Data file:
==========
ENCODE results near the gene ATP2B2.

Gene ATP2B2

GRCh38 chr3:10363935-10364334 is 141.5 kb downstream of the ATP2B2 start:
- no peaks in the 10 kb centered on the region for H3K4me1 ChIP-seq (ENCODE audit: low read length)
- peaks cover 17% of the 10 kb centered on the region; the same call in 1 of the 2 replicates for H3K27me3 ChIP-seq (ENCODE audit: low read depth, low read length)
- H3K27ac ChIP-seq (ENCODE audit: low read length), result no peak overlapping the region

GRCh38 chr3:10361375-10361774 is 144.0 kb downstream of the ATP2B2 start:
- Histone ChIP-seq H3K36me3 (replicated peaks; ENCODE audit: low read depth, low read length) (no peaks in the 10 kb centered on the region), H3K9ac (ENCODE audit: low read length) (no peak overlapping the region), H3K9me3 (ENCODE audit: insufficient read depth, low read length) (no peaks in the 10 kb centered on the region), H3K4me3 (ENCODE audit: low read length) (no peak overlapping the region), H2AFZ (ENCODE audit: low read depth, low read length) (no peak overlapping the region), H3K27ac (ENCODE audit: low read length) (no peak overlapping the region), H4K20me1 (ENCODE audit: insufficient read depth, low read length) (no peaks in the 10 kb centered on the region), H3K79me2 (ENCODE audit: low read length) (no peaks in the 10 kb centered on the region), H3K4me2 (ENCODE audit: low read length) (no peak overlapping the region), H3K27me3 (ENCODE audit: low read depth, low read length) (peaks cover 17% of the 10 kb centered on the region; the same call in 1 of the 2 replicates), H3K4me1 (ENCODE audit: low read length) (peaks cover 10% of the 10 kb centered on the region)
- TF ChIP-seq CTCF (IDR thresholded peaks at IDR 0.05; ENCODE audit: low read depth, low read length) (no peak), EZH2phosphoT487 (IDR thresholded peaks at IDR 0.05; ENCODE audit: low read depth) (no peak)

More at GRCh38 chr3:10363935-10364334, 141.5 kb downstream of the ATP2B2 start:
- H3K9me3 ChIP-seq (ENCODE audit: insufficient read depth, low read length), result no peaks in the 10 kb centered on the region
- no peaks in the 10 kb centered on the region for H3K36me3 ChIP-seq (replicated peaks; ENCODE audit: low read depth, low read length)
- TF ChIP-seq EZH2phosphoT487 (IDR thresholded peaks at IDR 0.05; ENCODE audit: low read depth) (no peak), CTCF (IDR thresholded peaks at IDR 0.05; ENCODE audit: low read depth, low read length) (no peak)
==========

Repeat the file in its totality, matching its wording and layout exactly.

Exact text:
ENCODE results near the gene ATP2B2.

Gene ATP2B2

GRCh38 chr3:10363935-10364334 is 141.5 kb downstream of the ATP2B2 start:
- no peaks in the 10 kb centered on the region for H3K4me1 ChIP-seq (ENCODE audit: low read length)
- peaks cover 17% of the 10 kb centered on the region; the same call in 1 of the 2 replicates for H3K27me3 ChIP-seq (ENCODE audit: low read depth, low read length)
- H3K27ac ChIP-seq (ENCODE audit: low read length), result no peak overlapping the region

GRCh38 chr3:10361375-10361774 is 144.0 kb downstream of the ATP2B2 start:
- Histone ChIP-seq H3K36me3 (replicated peaks; ENCODE audit: low read depth, low read length) (no peaks in the 10 kb centered on the region), H3K9ac (ENCODE audit: low read length) (no peak overlapping the region), H3K9me3 (ENCODE audit: insufficient read depth, low read length) (no peaks in the 10 kb centered on the region), H3K4me3 (ENCODE audit: low read length) (no peak overlapping the region), H2AFZ (ENCODE audit: low read depth, low read length) (no peak overlapping the region), H3K27ac (ENCODE audit: low read length) (no peak overlapping the region), H4K20me1 (ENCODE audit: insufficient read depth, low read length) (no peaks in the 10 kb centered on the region), H3K79me2 (ENCODE audit: low read length) (no peaks in the 10 kb centered on the region), H3K4me2 (ENCODE audit: low read length) (no peak overlapping the region), H3K27me3 (ENCODE audit: low read depth, low read length) (peaks cover 17% of the 10 kb centered on the region; the same call in 1 of the 2 replicates), H3K4me1 (ENCODE audit: low read length) (peaks cover 10% of the 10 kb centered on the region)
- TF ChIP-seq CTCF (IDR thresholded peaks at IDR 0.05; ENCODE audit: low read depth, low read length) (no peak), EZH2phosphoT487 (IDR thresholded peaks at IDR 0.05; ENCODE audit: low read depth) (no peak)

More at GRCh38 chr3:10363935-10364334, 141.5 kb downstream of the ATP2B2 start:
- H3K9me3 ChIP-seq (ENCODE audit: insufficient read depth, low read length), result no peaks in the 10 kb centered on the region
- no peaks in the 10 kb centered on the region for H3K36me3 ChIP-seq (replicated peaks; ENCODE audit: low read depth, low read length)
- TF ChIP-seq EZH2phosphoT487 (IDR thresholded peaks at IDR 0.05; ENCODE audit: low read depth) (no peak), CTCF (IDR thresholded peaks at IDR 0.05; ENCODE audit: low read depth, low read length) (no peak)